Actually, there is no "resolution" per se with regard to human eyesight, as the world is not generated (or viewed) as a raster.
The universe is built using vectors. The best analogy to use would be "real-time vectoring" as you can move anywhere, and your brain is constantly recalculating your position so:
- You don't fall over (lose orientation) when you move
- You don't bump into anything
The laws of physics determine how things work, how they're constructed, and how they behave in the world. This includes movement, stability, cohesion, and all that jazz. A can of Lysol consists of the same angles and dimensions no matter where it is or from what angle it is being viewed. That's why you are able to pick up that can and read the small print on the back by bringing it closer to your eyes. The vectors aren't changing; our eyes are just adjusting to the new orientation.
Now if you were to take that can of Lysol and throw it across the room, it's up to the laws of physics to calculate the changes in its movement. And physics, of course, is vector-based. When the can lands, you won't be able to read the text anymore, as the vectors have seemingly muddled together due to them being too far away on which to focus. The can is visually smaller, too. Conversely, when the can is too close, our eye muscles cannot exceed their limit on focusing. Thus, it becomes blurry.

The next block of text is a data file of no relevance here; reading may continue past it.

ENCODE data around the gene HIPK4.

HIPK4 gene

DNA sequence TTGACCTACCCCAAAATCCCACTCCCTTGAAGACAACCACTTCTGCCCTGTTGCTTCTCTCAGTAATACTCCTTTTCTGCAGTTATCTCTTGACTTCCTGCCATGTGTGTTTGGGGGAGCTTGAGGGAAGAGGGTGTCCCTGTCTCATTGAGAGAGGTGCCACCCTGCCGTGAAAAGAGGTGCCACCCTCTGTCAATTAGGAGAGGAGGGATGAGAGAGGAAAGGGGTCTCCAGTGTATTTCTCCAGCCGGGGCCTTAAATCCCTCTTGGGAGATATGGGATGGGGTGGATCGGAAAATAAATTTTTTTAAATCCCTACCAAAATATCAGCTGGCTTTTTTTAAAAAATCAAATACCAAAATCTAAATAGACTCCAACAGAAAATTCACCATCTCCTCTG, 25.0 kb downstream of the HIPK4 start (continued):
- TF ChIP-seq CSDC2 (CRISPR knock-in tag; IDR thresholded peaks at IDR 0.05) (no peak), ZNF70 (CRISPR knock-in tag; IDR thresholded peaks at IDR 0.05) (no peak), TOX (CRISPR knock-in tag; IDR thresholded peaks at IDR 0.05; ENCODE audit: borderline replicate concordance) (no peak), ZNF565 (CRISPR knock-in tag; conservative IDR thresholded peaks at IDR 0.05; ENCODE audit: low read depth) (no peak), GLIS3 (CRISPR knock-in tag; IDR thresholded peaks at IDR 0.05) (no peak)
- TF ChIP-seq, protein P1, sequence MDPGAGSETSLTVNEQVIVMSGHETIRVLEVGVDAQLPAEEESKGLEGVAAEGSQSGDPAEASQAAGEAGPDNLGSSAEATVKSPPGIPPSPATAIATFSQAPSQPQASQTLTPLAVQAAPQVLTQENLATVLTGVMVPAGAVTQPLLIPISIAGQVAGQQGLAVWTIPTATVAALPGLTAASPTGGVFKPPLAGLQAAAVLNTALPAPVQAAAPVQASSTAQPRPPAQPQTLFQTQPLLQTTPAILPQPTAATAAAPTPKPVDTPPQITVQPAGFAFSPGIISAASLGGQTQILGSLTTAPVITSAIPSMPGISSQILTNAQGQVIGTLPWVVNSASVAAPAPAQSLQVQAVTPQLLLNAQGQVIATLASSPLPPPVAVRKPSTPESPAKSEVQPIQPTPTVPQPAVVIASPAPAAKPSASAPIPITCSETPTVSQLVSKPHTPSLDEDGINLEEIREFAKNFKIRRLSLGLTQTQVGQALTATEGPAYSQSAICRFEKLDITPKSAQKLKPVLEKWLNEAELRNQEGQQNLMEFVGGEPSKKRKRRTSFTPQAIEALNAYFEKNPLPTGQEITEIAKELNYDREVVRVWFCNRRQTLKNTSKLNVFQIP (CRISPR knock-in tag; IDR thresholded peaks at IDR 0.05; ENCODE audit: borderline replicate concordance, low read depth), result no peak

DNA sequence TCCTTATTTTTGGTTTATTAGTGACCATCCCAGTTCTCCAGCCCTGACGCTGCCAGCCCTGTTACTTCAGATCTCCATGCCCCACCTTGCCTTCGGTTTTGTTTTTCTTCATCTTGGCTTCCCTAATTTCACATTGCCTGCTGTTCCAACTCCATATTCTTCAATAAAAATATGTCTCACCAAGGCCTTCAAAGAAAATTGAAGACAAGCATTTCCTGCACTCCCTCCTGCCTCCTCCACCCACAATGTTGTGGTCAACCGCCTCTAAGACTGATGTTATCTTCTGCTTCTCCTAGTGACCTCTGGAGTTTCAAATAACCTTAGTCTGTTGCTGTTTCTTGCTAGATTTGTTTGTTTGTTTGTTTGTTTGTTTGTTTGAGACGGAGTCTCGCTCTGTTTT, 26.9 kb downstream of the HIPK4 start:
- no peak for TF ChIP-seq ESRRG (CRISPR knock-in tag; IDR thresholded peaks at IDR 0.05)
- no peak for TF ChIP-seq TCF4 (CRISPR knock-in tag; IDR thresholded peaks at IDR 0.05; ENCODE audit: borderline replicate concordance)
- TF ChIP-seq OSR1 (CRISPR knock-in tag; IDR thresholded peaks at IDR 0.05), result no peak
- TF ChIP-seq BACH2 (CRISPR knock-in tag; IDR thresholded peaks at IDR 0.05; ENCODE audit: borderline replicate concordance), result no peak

The information hitting our eyes is limited only by c, then slows even further while our brains recalculate the new information. Therefore, I'd be more interested in the refresh rate of our eyesight. That is, how many times per second the brain can possibly resample our field of vision to pick up, and comprehend movement.